If the news coming from GigaOM that VMware is spinning out Cloud Foundry, Greenplum and Project Rubicon is true, it'll be a good thing for VMware and EMC. VMware has lost some focus in the last few years in trying to branch out into applications and cloud services.
VMware built up its virtualization product suite in the early years with a single-minded focus on products that built on and augmented server virtualization. Add-on features like vMotion, Distributed Resource Scheduler, High Availability, Fault Tolerance and Site Recovery Manager added significant value to server virtualization, letting IT do things unheard of prior to the hypervisor. And VMware's been on the right track; features like those are highly desired, according to our 2011 InformationWeek survey, "State of Virtualization."
VMware was the only game in town for a long time, but the company hasn't sat idly by. It brought wave after wave of useful products to market. VMware also fostered a vibrant partner program, which further enhanced its products. Meanwhile, competitors like Citrix and Microsoft fumbled for strategies like a one-handed juggler.
As VMware added more features and integrated more of its own products with vSphere, there was always the threat that it would cross over the line with partners that offered competing products. Since VMware owned the ecosystem, it would naturally have an unfair advantage that it could exploit at the expense of its partners/competitors. Yet, due to VMware's overwhelming market share in server virtualization, vendors with competing products had nowhere else to turn.
When VMware announced Cloud Foundry, it was the company's big move into PaaS. It had both a commercial service run by VMware and an open source software archive hosted at CloudFoundry.org. This was VMware's first move to expand its reach outside of vSphere and server virtualization, but CloudFoundry.com never quite took off. PaaS is more attractive to startups that are launching new services where a PaaS offers a number of advantages, like low operational overhead and manageable costs over IaaS, or owning your own hardware. However, enterprises have been slow to adopt PaaS as a strategy. In fact, many organizations are still in the midst of getting their private cloud off the ground and haven't even considered a move to a PaaS service.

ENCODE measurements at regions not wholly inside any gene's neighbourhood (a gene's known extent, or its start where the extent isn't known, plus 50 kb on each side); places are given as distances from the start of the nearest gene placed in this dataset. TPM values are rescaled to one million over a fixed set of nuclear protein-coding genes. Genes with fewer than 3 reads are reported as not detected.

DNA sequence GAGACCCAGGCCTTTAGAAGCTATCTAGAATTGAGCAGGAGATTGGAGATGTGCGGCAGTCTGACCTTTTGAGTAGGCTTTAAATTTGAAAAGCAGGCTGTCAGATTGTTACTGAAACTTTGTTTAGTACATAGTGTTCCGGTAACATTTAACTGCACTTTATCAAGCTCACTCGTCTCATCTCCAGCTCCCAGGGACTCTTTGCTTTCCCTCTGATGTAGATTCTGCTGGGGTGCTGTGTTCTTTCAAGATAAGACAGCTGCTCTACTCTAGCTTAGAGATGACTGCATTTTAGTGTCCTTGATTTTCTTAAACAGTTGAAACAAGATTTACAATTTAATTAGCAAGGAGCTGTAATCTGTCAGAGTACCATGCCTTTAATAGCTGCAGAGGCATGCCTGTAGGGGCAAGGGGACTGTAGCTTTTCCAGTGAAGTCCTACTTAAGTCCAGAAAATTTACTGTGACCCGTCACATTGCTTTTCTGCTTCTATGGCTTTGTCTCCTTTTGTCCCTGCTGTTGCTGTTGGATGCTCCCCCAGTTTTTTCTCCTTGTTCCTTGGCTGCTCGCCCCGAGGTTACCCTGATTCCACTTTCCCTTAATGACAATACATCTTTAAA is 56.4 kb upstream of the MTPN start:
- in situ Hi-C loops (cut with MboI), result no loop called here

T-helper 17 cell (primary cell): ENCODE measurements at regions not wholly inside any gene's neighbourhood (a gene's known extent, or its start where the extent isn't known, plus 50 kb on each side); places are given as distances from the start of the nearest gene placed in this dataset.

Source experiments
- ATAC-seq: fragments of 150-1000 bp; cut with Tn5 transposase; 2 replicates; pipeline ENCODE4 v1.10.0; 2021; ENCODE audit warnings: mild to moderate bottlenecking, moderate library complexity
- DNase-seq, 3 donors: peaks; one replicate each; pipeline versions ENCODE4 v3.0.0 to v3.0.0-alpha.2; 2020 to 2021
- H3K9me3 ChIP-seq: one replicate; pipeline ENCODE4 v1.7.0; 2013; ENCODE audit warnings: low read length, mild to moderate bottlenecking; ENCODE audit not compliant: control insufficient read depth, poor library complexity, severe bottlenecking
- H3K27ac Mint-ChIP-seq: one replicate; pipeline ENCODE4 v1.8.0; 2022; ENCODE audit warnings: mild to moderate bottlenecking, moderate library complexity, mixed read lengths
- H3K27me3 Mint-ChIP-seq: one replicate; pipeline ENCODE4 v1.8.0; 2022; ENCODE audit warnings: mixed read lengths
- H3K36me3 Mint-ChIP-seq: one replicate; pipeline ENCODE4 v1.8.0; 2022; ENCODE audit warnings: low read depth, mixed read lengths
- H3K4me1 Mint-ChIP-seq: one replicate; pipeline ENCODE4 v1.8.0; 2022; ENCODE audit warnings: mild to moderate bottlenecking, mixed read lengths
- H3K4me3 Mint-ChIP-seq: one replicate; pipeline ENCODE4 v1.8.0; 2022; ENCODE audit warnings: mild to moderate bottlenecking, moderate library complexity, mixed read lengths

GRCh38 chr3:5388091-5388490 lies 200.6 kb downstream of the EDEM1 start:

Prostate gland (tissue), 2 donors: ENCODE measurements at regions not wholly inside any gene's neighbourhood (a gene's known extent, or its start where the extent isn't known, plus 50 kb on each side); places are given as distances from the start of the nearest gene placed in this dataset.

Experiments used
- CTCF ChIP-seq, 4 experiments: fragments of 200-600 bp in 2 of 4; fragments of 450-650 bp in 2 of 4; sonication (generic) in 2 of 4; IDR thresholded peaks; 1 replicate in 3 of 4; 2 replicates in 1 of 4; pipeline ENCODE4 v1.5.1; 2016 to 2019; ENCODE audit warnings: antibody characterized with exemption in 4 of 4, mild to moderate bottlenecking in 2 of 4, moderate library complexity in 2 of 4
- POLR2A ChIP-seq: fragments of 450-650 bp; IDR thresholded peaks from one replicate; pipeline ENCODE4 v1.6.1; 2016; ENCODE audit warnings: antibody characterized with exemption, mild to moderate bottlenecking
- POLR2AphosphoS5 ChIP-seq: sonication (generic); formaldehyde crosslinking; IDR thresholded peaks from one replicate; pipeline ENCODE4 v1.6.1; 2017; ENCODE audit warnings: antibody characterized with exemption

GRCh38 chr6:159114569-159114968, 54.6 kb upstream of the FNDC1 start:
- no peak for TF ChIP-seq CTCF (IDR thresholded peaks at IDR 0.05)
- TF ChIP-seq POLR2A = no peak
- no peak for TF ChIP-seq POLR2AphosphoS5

There's still a lot of opportunity in the server virtualization and private cloud markets. In our InformationWeek Report, "Private Cloud Vision vs. Reality, only 21% of respondents said they had a private cloud and 30% were starting a private cloud project. In both camps, VMware was the top vendor chosen as part of respondents' private cloud efforts. However, only 16% of the respondents had settled on a bundled private cloud offering. Thirty-eight percent were going to use best-of-breed products, 30% were undecided, and 16% will use open source and commercial offerings. Neither VMware's continued dominance in server virtualization nor its ability to expand its share in private cloud are assured.
Given the strong interest in private cloud, the large majority of organizations that have yet to move to a private cloud and the company's market share, VMware is well positioned to thrive. Cutting loose distractions like Cloud Foundry, Greenplum and Project Rubicon will let VMware focus on its core strengths in a very lucrative market.
And while the company is of a mind to spin out products, the acquisitions of slideware service SlideRocket, miro-blogging platform Socialcast and collaboration service Zimbra still seem off the wall, with no supporting strategy. VMware should spin them out, as well.